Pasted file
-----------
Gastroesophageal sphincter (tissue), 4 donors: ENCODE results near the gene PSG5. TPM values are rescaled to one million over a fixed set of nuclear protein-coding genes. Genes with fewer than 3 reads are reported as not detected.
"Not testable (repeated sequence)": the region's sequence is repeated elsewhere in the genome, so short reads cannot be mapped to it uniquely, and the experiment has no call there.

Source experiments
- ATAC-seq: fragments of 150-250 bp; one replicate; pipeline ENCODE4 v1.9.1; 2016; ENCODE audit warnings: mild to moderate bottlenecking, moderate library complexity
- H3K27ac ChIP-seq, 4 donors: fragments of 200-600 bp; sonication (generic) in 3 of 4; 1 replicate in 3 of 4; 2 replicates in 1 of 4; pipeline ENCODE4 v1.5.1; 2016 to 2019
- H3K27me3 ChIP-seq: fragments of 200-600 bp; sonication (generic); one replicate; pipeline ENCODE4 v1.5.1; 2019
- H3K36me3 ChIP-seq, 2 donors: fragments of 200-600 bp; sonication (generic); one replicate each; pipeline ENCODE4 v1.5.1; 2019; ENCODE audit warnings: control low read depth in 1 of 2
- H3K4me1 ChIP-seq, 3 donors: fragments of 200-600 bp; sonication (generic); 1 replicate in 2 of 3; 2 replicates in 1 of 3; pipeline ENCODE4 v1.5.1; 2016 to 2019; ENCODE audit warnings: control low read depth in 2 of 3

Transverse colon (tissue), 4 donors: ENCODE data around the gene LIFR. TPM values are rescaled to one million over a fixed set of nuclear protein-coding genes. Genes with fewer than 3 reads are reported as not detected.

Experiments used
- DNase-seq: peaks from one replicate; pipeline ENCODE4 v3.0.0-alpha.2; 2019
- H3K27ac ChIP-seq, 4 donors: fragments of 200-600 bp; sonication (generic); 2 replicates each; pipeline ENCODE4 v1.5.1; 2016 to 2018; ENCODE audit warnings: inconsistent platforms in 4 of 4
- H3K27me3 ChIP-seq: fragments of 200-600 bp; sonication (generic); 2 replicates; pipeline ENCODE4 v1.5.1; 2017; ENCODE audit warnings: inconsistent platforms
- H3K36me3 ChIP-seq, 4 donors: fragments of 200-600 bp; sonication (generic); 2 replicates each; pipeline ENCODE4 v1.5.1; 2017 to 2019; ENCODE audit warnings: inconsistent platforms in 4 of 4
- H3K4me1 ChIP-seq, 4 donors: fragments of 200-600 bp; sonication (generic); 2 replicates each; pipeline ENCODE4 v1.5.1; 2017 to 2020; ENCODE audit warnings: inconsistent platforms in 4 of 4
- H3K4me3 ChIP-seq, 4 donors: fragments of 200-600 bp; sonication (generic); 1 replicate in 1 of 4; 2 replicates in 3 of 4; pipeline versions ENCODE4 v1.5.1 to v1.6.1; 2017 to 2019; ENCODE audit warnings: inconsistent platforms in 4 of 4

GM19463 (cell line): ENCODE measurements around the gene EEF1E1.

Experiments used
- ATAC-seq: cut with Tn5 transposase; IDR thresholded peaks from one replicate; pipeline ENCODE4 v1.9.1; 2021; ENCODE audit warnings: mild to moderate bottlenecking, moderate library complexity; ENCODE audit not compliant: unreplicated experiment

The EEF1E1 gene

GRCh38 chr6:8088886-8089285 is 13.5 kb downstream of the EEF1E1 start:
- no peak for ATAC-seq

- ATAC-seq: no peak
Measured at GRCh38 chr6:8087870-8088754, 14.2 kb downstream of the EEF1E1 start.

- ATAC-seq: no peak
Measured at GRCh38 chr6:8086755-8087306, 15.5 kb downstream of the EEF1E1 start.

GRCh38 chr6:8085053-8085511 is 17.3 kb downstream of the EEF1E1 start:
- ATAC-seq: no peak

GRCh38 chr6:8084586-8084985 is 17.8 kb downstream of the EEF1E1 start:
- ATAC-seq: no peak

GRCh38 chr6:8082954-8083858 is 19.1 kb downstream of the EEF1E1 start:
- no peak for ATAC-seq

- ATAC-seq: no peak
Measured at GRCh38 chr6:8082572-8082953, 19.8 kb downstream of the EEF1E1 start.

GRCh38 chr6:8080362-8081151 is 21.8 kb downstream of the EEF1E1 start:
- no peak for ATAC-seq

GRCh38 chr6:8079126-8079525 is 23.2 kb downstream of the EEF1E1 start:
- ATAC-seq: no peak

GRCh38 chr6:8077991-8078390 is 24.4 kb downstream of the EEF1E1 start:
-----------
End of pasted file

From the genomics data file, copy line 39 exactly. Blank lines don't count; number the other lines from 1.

GRCh38 chr6:8077991-8078390 is 24.4 kb downstream of the EEF1E1 start: